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Washington Metro Division’s Unemployment Rate at 4.7 Percent

Wednesday, February 5, 2014

Washington Metro Division’s Unemployment Rate at 4.7 Percent

Down 0.2 Percentage Points
(Washington, DC) - The District of Columbia Department of Employment Services (DOES) reported today that the preliminary December job estimates show a decrease of 3,000 jobs for a total of 2,511,600 jobs in the Washington Metropolitan Division. The private sector decreased by 3,400 jobs, while the public sector increased by 400 jobs. The Washington Metropolitan Division’s not seasonally adjusted December 2013 unemployment rate was 4.7 percent, which is down 0.2 percentage points from the November rate of 4.9 percent.
 
Over-the-Month Area Civilian Labor Force, Employment and Unemployment Data
 
The total civilian labor force in the Washington Metropolitan Division for December 2013 was 2,515,000, of which 2,396,100 were employed and 118,800 were unemployed. The unemployment rate was 4.7 percent.  The total civilian labor force in the Suburban Ring of the communities surrounding the District of Columbia was 2,808,400, of which 2,686,600 were employed and 121,800 were unemployed.  The unemployment rate for this area was 4.3 percent.  In the Washington Metropolitan Statistical Area, which includes the Washington Metropolitan Division and the Bethesda-Gaithersburg-Frederick, Maryland Metropolitan Division, the civilian labor force was 3,173,400, of which 3,026,500 were employed and 146,900 were unemployed. The unemployment rate for this area was 4.6 percent.  For the month, the unemployment rates for the Washington Metropolitan Division and the Suburban Ring decreased by 0.2 percentage points each, while the unemployment rate for the Washington Metropolitan Statistical Area decreased by 0.3 percentage points.
 
Over-the-Year Area Civilian Labor Force, Employment and Unemployment Data
 
The Washington Metropolitan Division’s civilian labor force decreased over the year by 6,100, while the number of employed increased by 11,100, and the number of unemployed decreased by 17,300. The civilian labor force for the Suburban Ring decreased over the year by 7,100, while the number of employed increased by 9,000, and the number of unemployed decreased by 16,100.  Meanwhile, the Washington Metropolitan Statistical Area’s civilian labor force decreased by 10,500, while the number of employed increased by 12,100 and the number of unemployed decreased by 22,600.  For the year, the unemployment rates for the Washington Metropolitan Division and the Washington Metropolitan Statistical Area decreased by 0.7 percentage points each, while the unemployment rate for the Suburban ring decreased by 0.6 percentage points.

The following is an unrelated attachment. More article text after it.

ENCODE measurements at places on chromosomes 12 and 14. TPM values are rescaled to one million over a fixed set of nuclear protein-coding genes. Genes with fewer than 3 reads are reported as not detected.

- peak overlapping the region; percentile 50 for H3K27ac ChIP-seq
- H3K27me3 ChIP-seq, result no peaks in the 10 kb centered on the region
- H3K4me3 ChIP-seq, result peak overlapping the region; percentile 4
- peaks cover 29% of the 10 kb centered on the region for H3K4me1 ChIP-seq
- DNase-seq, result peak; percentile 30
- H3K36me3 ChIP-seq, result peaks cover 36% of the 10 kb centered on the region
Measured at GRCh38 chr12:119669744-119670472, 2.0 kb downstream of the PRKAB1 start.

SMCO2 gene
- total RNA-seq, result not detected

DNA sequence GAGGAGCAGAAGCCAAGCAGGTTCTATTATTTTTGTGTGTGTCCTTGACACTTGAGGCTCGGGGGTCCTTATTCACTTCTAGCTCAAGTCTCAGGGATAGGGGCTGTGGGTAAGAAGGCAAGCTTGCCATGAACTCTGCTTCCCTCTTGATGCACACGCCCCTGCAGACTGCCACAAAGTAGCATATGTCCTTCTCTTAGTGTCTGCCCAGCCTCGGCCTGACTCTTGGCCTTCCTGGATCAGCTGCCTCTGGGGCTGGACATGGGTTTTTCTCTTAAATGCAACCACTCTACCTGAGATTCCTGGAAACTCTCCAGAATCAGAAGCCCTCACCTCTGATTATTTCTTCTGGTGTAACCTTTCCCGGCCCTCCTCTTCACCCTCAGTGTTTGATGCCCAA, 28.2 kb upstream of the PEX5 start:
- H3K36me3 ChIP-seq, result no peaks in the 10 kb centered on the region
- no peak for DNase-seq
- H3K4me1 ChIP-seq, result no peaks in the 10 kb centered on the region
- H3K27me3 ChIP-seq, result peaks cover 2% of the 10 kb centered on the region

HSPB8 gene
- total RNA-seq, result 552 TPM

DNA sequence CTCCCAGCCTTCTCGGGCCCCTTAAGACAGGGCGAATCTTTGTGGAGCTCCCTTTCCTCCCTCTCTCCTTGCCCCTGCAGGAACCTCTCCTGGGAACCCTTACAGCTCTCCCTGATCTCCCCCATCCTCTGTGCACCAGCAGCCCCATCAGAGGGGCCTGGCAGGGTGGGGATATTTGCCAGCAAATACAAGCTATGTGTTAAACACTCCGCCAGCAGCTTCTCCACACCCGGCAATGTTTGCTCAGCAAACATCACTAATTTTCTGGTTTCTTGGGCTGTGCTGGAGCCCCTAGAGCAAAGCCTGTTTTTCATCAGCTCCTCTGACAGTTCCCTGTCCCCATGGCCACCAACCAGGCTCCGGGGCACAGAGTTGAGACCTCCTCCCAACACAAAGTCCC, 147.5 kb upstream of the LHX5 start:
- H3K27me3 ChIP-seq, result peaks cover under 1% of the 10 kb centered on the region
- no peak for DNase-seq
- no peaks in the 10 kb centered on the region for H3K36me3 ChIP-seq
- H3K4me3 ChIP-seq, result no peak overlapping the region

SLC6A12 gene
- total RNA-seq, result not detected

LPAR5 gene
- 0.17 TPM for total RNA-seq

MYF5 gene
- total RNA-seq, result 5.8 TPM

Metropolitan Division’s Job Growth
 
Total wage and salary employment in the Washington Metropolitan Division decreased over the month by 3,000 jobs. The private sector decreased by 3,400 jobs, and the public sector increased by 400 jobs over the month.  Four private sectors, along with the federal and state government, had over-the-month job gains. Meanwhile, five private sectors along with the local government had over-the-month job losses.  Job gains were registered in financial activities, which gained 600 jobs; trade, transportation, and utilities gained 700 jobs;professional and business services gained 500 jobs; and  information gained 700 jobs. Job losses were registered in mining, logging, and construction, which lost 2,200 jobs; other services lost 700 jobs;leisure and hospitality lost 1,700 jobs; educational and health services lost 900 jobs; and manufacturing lost 400 jobs. Government overall gained 400 jobs over the month. State government gained 400 jobs, while the federal government increased  by 200 jobs, and the local government decreased by 200 jobs. 
 
During the last 12 months, employment in the Washington Metropolitan Division increased by 11,500 jobs. The private sector added 16,700 jobs, while the public sector lost 5,200 jobs. Leisure and hospitality reported the greatest year-over growth, up 13,700 jobs. Four other private sector industries posted year-over job gains: manufacturing (up 100 jobs); financial activities (up 6,600 jobs); trade, transportation, and utilities (up 1,900 jobs) and educational and health services (up by 1,300 jobs). Professional and business services recorded the greatest year-over downturn, down 3,800 jobs. Three other private sector industries posted year-over job losses: information (down 700 jobs); other services (down 1,700 jobs); and mining, logging, and construction (down 700 jobs). 
 
Washington Metropolitan Statistical Area Explanations
 
Estimated Labor Force and Employment for the Washington-Arlington-Alexandria, DC-VA-MD-WV Metropolitan Division includes: The District of Columbia, Virginia Cities of Alexandria, Fairfax, Falls Church, Fredericksburg, Manassas, Manassas Park and the Virginia Counties of Arlington, Clarke, Fairfax, Fauquier, Loudon, Prince William, Spotsylvania, Stafford, and Warren; the Maryland Counties of Calvert, Charles, and Prince Georges; and the West Virginia County of Jefferson.
 
The estimates for the Washington-Arlington-Alexandria, DC-VA-MD-WV Metropolitan Statistical Area will be the summation of the estimates for the Washington-Arlington-Alexandria, DC-VA-MD-WV Metropolitan Division (contained in this release) and the Bethesda-Gaithersburg-Frederick, MD Metropolitan Division (to be released by the Maryland Department of Labor, Licensing and Regulation).
 
Data reflects the 2012 annual benchmark revisions.